Dem ac­tivists lose jobs after O’Keefe sting

Edited video shows op­er­a­tive brag­ging about tac­tics to dis­rupt Trump’s ral­lies

Baltimore Sun - - ELECTION 2016 -

Two lit­tle-known Demo­cratic po­lit­i­cal op­er­a­tives have left their jobs after video in­ves­ti­ga­tions by con­ser­va­tive ac­tivist James O’Keefe’s Project Ver­i­tas found them en­ter­tain­ing dark no­tions about how to win elec­tions.

The se­cretly recorded, se­lec­tively edited video footage in­cludes Scott Fo­val, a Wis­con­sin-based lib­eral op­er­a­tive, brag­ging about de­ploy­ing trou­ble­mak­ers at ral­lies held by Repub­li­can pres­i­den­tial nom­i­nee Don­ald Trump.

Fo­val was laid off Monday by Amer­i­cans United for Change, where he had been na­tional field di­rec­tor.

The other fig­ure, Robert Creamer — a long­time lib­eral ac­tivist based in Wash­ing­ton and the hus­band of Illi­nois Demo­cratic Rep. Jan Schakowsky — said Tues­day night that he was “stepping back” from the work he was do­ing for the uni­fied Demo­cratic cam­paign for party nom­i­nee Hil­lary Clin­ton.

The moves came after cov­er­age, led by con­ser­va­tives and so­cial me­dia, of O’Keefe’s video se­ries “Rig­ging the Elec­tion.”

The Demo­cratic Party and Clin­ton’s cam­paign de­nounced the tac­tics de­scribed in the footage. Both said the ac­tiv­i­ties de­scribed never took place.

Project Ver­i­tas promised to re­lease ad­di­tional videos ahead of the Nov. 8 elec­tion.

Fo­val is por­trayed in the footage as boast­ing about his con­nec­tions to the party and the Clin­ton cam­paign, and claim­ing to have ar­ranged for peo­ple to in­cite vi­o­lence at Trump ral­lies. Some­times those peo­ple are union work­ers, he said, and some­times they’re men­tally ill and home­less peo­ple.

“I mean, hon­estly it’s not hard to get some of th­ese (ex­ple­tive) to pop off,” Fo­val is shown on the video as say­ing. Con­ser­va­tive ac­tivist James O’Keefe and Project Ver­i­tas often tar­get Demo­cratic groups.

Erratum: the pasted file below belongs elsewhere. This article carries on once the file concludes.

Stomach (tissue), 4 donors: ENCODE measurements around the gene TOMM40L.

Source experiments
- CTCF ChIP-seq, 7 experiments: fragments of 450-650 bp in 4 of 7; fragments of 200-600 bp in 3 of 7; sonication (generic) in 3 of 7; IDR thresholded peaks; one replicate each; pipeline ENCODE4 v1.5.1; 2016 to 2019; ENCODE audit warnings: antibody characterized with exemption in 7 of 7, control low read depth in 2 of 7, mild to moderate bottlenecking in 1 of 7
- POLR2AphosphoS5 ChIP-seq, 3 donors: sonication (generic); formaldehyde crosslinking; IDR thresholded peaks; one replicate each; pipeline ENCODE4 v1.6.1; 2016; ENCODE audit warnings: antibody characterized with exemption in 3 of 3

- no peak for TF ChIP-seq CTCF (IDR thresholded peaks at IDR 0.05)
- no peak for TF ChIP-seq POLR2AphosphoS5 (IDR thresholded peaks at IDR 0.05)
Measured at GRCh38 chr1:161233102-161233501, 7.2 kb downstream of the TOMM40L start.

At one point, Fo­val ap­pears to say the hired ag­i­ta­tors should have their med­i­cal and le­gal bills cov­ered.

As with much of the video’s con­tent, it’s im­pos­si­ble to say with cer­tainty what Fo­val meant, be­cause the video is edited in a way so that it’s not clear what led to the com­ment.

Fo­val told The As­so­ci­ated Press in an email that O’Keefe’s as­so­ci­ates had set him up.

“This scheme to cast le­git­i­mate or­ga­niz­ing ac­tiv­i­ties as a sin­is­ter plot is noth­ing but a ruse,” he said. “De­spite our at­tempts to re­di­rect the con­ver­sa­tion and ac­tions to­wards posi- tive, re­sults-ori­ented, le­gal and eth­i­cal po­lit­i­cal or­ga­niz­ing, O’Keefe’s crew of im­pos­tors con­tin­ued to walk down a path of de­cep­tion and ma­nip­u­la­tion.”

O’Keefe and Project Ver­i­tas have a track record of t ar­get­ing Demo­cratic groups, often by hid­ing their iden­ti­ties and us­ing hid­den cam­eras.

A pre­vi­ous O’Keefe sting led to the demise of ACORN, a com­mu­nity or­ga­niz­ing group that O’Keefe por­trayed as en­gaged in crim­i­nal ac­tiv­ity via hid­den cam­era videos.

A 2011 sting of NPR ex­ec­u­tives led to two res­ig­na­tions. Sub­se­quent in­vesti- gations found dis­crep­an­cies be­tween how the un­der­cover j our­nal­ists ap­proached their tar­gets and how they pack­aged what the tar­gets said.

In the lat­ter case, thenNPR ex­ec­u­tive Ron Schiller quoted a Repub­li­can who viewed tea party ac­tivists as “racist”; the edited clip made it ap­pear that Schiller held that opin­ion.

O’Keefe was con­victed in 2010 as part of a scheme to il­le­gally make record­ings at the of­fice of then-Louisiana Sen. Mary Lan­drieu, a Demo­crat.

In this case, Fo­val ap­pears to have been sev­eral steps re­moved from the


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